East Sooke Park Hike in Victoria

Victoria Hiking Trails Rating for Witty's LagoonWitty’s Lagoon Regional Park is a wonderful coastal park overlooking the Strait of Juan de Fuca.  Located in Metchosin, a scenic and largely rural community that is part of the Western Communities. If you are driving from downtown Victoria, you are just a 30 minute drive away and much of that drive is quite nice.  Fort Rodd Hill and Esquimalt Lagoon are definitely worth visiting on the way to Witty’s Lagoon. Witty’s Lagoon Regional Park is a very family friendly park with its large beach, Nature Centre and over 5 kilometres of forest hiking trails. With the tide out a huge salt marsh is revealed, teeming with life. Over 160 species of birds have been documented in the park.  This sand dune ecosystem is fun to explore and attracts bird watchers as well as frolicking dogs. The cute little Nature Centre is located at the main parking area for Witty’s Lagoon. Here you will find helpful CRD Regional Parks staff and volunteer naturalists ready to answer questions and help introduce you to the park. The Nature Centre is only open weekends and holidays from 12pm to 4pm. Past the Nature Centre you become immersed in a forest unexpectedly large Douglas-fir trees. The nice, wide trail sloped downward slightly as you walk along Bilston Creek and past Sitting Lady Falls. These falls are not terribly large or impressive, but marvelously scenic in this deep, dark forest. As Victoria hiking trails go, Witty’s Lagoon is not overly exciting. The Thetis Lake trails, for example are much more scenic as they skirt the lake, often from high above. What makes Witty’s Lagoon Regional Park a wonderful place to visit is because of a variety of nice features. The first great feature is its location. Metchosin is a rural, coastal escape from the big city. When you visit the park, you often find longtime locals who evidently visit the park frequently.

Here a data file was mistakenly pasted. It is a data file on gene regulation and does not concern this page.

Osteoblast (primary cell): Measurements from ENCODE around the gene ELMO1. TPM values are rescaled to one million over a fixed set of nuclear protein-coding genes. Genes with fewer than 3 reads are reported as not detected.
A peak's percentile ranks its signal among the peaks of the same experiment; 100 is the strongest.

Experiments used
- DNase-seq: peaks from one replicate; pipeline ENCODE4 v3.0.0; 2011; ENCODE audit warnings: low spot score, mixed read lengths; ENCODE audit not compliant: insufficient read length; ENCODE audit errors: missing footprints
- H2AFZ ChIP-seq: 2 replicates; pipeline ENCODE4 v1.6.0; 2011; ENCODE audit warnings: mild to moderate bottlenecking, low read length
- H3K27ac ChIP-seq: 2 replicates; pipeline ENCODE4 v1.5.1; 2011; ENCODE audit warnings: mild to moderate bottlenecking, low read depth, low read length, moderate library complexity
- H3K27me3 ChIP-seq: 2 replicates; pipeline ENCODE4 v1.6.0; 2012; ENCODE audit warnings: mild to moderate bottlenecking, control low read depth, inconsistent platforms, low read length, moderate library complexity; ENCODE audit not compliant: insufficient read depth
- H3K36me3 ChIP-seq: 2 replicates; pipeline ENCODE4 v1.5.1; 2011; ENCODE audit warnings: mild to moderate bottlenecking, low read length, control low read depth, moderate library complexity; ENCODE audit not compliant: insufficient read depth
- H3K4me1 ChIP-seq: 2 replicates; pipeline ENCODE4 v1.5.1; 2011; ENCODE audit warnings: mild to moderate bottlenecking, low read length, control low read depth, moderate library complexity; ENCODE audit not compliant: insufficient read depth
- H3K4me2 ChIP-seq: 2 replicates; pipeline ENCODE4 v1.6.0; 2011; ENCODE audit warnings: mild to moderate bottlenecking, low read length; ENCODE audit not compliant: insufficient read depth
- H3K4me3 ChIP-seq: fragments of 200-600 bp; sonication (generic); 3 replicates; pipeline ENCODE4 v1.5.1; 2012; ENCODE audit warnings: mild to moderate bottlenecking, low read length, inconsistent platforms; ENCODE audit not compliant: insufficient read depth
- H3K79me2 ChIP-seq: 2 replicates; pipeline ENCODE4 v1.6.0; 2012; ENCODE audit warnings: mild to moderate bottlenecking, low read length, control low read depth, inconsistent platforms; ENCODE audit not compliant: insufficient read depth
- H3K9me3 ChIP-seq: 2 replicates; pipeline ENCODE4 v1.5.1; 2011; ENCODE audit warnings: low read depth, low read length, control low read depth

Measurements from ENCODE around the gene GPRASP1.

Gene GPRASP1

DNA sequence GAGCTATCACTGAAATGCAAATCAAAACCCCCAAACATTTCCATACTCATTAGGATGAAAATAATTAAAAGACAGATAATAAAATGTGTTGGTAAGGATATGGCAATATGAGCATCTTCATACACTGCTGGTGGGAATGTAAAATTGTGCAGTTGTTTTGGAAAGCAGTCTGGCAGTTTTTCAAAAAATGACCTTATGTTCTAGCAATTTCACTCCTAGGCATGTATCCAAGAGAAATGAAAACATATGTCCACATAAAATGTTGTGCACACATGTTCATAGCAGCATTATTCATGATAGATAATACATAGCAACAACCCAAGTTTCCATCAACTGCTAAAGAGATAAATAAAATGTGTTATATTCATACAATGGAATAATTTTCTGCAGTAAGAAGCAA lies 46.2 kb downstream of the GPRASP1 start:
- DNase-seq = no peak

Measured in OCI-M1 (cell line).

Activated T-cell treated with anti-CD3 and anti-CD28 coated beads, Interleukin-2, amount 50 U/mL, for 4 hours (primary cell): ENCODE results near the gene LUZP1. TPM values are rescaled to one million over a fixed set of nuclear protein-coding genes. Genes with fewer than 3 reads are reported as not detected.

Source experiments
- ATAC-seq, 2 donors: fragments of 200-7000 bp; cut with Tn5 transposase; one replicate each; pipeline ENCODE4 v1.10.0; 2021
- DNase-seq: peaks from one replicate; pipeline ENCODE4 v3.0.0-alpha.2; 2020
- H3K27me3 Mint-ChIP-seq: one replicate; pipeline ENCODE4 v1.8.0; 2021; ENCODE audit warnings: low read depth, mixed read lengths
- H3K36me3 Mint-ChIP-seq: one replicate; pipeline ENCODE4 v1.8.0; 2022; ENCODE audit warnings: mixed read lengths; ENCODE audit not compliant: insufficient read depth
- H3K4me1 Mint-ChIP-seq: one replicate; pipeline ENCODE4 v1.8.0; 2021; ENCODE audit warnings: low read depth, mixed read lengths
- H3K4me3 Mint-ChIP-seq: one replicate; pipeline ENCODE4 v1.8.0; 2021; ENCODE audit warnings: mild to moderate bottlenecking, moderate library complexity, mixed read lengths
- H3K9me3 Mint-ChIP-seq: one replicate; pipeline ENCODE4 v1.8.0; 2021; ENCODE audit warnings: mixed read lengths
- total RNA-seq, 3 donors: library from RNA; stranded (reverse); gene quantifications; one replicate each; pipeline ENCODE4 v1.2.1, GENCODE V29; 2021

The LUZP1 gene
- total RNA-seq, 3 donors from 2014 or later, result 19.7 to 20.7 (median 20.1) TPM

Witty's Lagoon Regional Park Hike in Victoria

Preview All Victoria Hiking Trails Here...

Hiking Trails & CampingWhistler   Hiking Trails & CampingSquamish  Hiking Trails & CampingVancouver  Hiking Trails & CampingClayoquot  Hiking Trails & CampingVictoria  Hiking Trails & CampingWest Coast Trail

Introduction to Victoria

VictoriaVictoria VictoriaAttractions VictoriaAttractions VictoriaEasy Hiking Trails VictoriaModerate Trails VictoriaChallenging Trails

The Galloping Goose Regional Trail developed from a disused railway line begins at the Johnson Street bridge in downtown Victoria and goes in two directions.  One direction goes to the Vancouver ferry ...
Read more
The Elk & Beaver Lake Trail is one of many beautiful lakeside trails in Victoria.  From the convenient parking lot the trail is mostly flat, gravel or dirt, densely forested at times and runs around both Elk and ...
Read more
The wilderness hiking trails in Francis/King Regional Park take you past massive, old-growth Douglas Fir trees.  Some estimated to be as old as 500 years and the Elsie King interpretive trail gives beautiful ...